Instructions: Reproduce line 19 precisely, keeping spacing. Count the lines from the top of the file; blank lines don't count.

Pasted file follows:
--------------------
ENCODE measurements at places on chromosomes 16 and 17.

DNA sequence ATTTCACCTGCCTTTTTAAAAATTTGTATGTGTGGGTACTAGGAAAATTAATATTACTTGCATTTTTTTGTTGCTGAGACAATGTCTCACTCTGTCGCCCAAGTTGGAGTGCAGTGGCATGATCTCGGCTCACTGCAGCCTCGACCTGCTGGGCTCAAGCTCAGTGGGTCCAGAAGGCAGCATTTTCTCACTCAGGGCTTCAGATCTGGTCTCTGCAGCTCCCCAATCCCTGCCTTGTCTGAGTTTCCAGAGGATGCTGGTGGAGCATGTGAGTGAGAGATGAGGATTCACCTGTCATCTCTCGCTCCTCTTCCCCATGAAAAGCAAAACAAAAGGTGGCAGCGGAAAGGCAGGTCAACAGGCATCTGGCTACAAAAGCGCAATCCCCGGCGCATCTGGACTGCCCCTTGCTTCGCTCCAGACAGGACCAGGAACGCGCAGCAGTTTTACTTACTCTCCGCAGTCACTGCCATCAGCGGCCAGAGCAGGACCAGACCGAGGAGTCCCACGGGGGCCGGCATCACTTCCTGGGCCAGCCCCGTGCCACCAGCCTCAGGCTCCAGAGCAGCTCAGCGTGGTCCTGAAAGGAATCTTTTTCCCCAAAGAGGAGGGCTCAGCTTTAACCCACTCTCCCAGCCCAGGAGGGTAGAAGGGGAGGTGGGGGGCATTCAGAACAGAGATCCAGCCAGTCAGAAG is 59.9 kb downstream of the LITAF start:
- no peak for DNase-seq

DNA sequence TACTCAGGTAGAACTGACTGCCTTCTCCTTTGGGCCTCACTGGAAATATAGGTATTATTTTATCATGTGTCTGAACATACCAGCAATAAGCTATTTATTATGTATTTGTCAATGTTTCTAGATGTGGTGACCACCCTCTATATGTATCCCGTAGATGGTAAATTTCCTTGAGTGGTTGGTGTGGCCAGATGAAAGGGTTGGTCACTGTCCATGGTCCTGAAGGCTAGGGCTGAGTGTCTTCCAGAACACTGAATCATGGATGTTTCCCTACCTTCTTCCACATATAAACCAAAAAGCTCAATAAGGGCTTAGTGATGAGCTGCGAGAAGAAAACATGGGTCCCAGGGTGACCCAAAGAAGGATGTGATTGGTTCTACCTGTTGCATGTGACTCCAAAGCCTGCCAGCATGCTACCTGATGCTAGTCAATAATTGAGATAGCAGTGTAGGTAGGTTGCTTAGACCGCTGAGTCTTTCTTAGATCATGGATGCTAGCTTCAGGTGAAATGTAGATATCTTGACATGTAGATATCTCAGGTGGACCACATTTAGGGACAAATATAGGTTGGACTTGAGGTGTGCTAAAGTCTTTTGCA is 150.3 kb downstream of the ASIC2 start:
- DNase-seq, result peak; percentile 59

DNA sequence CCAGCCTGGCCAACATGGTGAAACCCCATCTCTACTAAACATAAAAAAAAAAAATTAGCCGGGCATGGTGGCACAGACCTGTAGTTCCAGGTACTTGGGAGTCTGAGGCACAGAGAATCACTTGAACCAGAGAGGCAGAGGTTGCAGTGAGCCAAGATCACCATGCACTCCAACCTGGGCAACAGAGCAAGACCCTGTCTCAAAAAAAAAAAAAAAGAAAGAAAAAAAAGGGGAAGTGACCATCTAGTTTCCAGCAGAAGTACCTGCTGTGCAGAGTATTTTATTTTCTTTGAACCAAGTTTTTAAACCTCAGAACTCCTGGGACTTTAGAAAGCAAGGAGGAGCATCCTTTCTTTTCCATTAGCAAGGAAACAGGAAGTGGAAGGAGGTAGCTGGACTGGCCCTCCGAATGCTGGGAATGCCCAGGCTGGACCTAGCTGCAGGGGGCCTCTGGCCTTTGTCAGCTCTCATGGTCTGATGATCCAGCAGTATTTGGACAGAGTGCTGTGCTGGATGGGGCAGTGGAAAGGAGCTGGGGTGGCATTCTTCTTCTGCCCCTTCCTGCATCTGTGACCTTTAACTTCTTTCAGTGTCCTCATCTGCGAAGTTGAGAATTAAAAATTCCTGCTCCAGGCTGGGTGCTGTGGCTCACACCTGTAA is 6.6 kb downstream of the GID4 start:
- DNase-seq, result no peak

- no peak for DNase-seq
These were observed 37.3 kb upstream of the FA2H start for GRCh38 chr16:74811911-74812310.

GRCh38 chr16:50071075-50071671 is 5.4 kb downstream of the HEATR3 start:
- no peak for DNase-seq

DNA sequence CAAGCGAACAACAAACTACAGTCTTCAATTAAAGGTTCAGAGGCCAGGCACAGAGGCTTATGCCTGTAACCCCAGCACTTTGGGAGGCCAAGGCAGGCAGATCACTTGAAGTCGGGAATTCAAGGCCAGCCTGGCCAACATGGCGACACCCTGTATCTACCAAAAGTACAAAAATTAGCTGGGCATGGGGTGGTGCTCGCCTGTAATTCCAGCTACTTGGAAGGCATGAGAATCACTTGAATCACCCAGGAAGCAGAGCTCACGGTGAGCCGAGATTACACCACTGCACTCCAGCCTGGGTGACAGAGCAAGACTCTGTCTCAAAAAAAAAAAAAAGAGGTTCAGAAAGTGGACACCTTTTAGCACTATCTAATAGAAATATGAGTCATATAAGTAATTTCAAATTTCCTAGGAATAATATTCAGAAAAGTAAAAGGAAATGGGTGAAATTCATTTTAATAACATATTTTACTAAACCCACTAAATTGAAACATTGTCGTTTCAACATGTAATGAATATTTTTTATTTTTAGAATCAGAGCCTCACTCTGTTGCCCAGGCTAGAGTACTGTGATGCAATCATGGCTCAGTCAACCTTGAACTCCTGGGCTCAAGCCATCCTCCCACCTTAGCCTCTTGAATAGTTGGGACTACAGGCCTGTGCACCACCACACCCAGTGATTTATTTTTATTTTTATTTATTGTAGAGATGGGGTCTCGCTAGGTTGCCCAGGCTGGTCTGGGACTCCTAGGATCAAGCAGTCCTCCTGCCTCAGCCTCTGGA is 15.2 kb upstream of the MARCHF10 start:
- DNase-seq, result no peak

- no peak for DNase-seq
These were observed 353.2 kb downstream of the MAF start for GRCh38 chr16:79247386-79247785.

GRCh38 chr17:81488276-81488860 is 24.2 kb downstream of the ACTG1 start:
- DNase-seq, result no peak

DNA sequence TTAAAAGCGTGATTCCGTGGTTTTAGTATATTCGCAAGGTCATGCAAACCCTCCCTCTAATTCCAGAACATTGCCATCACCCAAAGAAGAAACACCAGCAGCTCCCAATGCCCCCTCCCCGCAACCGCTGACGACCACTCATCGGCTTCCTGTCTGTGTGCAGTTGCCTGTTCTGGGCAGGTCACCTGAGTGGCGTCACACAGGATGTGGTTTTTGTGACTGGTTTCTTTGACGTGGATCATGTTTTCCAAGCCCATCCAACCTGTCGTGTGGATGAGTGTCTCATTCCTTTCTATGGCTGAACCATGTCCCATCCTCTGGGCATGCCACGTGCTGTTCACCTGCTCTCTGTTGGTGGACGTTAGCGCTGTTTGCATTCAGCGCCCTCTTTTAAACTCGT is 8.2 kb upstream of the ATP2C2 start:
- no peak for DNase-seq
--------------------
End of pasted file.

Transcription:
- no peak for DNase-seq